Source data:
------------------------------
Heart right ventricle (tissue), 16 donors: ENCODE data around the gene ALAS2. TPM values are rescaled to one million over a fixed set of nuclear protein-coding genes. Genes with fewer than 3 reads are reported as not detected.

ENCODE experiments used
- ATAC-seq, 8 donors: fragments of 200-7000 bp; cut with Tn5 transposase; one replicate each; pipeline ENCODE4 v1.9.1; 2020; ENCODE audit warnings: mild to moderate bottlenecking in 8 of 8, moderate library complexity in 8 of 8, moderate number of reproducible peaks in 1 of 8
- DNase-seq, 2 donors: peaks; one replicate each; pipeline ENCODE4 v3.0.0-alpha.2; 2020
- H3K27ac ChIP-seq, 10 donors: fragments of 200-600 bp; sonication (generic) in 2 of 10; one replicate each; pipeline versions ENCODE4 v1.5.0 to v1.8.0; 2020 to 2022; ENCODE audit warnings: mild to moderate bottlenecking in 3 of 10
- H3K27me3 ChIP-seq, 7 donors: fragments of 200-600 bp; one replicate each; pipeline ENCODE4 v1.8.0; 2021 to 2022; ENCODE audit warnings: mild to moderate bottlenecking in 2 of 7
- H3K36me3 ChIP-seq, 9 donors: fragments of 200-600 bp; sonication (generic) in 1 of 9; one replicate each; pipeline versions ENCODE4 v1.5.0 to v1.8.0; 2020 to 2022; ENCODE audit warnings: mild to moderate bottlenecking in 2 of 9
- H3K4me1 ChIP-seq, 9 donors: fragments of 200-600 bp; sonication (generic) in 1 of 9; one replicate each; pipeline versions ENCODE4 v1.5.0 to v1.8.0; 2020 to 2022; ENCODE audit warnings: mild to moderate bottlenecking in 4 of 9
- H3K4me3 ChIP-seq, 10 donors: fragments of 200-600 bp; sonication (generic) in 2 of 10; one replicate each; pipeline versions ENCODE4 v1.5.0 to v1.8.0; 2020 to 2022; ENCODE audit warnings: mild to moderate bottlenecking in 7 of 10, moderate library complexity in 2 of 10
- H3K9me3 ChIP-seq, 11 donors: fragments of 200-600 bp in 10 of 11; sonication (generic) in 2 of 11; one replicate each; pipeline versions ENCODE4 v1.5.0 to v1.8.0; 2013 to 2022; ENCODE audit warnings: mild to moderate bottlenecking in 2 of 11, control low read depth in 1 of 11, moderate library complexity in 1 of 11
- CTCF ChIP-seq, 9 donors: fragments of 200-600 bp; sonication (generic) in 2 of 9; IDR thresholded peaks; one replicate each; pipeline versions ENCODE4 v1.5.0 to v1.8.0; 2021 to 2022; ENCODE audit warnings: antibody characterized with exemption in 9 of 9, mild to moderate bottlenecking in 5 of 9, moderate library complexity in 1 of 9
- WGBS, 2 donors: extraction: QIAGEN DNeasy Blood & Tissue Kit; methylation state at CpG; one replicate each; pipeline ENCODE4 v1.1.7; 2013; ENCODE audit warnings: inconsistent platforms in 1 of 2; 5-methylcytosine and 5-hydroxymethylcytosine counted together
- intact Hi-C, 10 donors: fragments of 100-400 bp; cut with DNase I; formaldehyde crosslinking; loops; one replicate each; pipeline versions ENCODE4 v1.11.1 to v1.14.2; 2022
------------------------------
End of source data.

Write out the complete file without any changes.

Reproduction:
Heart right ventricle (tissue), 16 donors: ENCODE data around the gene ALAS2. TPM values are rescaled to one million over a fixed set of nuclear protein-coding genes. Genes with fewer than 3 reads are reported as not detected.

ENCODE experiments used
- ATAC-seq, 8 donors: fragments of 200-7000 bp; cut with Tn5 transposase; one replicate each; pipeline ENCODE4 v1.9.1; 2020; ENCODE audit warnings: mild to moderate bottlenecking in 8 of 8, moderate library complexity in 8 of 8, moderate number of reproducible peaks in 1 of 8
- DNase-seq, 2 donors: peaks; one replicate each; pipeline ENCODE4 v3.0.0-alpha.2; 2020
- H3K27ac ChIP-seq, 10 donors: fragments of 200-600 bp; sonication (generic) in 2 of 10; one replicate each; pipeline versions ENCODE4 v1.5.0 to v1.8.0; 2020 to 2022; ENCODE audit warnings: mild to moderate bottlenecking in 3 of 10
- H3K27me3 ChIP-seq, 7 donors: fragments of 200-600 bp; one replicate each; pipeline ENCODE4 v1.8.0; 2021 to 2022; ENCODE audit warnings: mild to moderate bottlenecking in 2 of 7
- H3K36me3 ChIP-seq, 9 donors: fragments of 200-600 bp; sonication (generic) in 1 of 9; one replicate each; pipeline versions ENCODE4 v1.5.0 to v1.8.0; 2020 to 2022; ENCODE audit warnings: mild to moderate bottlenecking in 2 of 9
- H3K4me1 ChIP-seq, 9 donors: fragments of 200-600 bp; sonication (generic) in 1 of 9; one replicate each; pipeline versions ENCODE4 v1.5.0 to v1.8.0; 2020 to 2022; ENCODE audit warnings: mild to moderate bottlenecking in 4 of 9
- H3K4me3 ChIP-seq, 10 donors: fragments of 200-600 bp; sonication (generic) in 2 of 10; one replicate each; pipeline versions ENCODE4 v1.5.0 to v1.8.0; 2020 to 2022; ENCODE audit warnings: mild to moderate bottlenecking in 7 of 10, moderate library complexity in 2 of 10
- H3K9me3 ChIP-seq, 11 donors: fragments of 200-600 bp in 10 of 11; sonication (generic) in 2 of 11; one replicate each; pipeline versions ENCODE4 v1.5.0 to v1.8.0; 2013 to 2022; ENCODE audit warnings: mild to moderate bottlenecking in 2 of 11, control low read depth in 1 of 11, moderate library complexity in 1 of 11
- CTCF ChIP-seq, 9 donors: fragments of 200-600 bp; sonication (generic) in 2 of 9; IDR thresholded peaks; one replicate each; pipeline versions ENCODE4 v1.5.0 to v1.8.0; 2021 to 2022; ENCODE audit warnings: antibody characterized with exemption in 9 of 9, mild to moderate bottlenecking in 5 of 9, moderate library complexity in 1 of 9
- WGBS, 2 donors: extraction: QIAGEN DNeasy Blood & Tissue Kit; methylation state at CpG; one replicate each; pipeline ENCODE4 v1.1.7; 2013; ENCODE audit warnings: inconsistent platforms in 1 of 2; 5-methylcytosine and 5-hydroxymethylcytosine counted together
- intact Hi-C, 10 donors: fragments of 100-400 bp; cut with DNase I; formaldehyde crosslinking; loops; one replicate each; pipeline versions ENCODE4 v1.11.1 to v1.14.2; 2022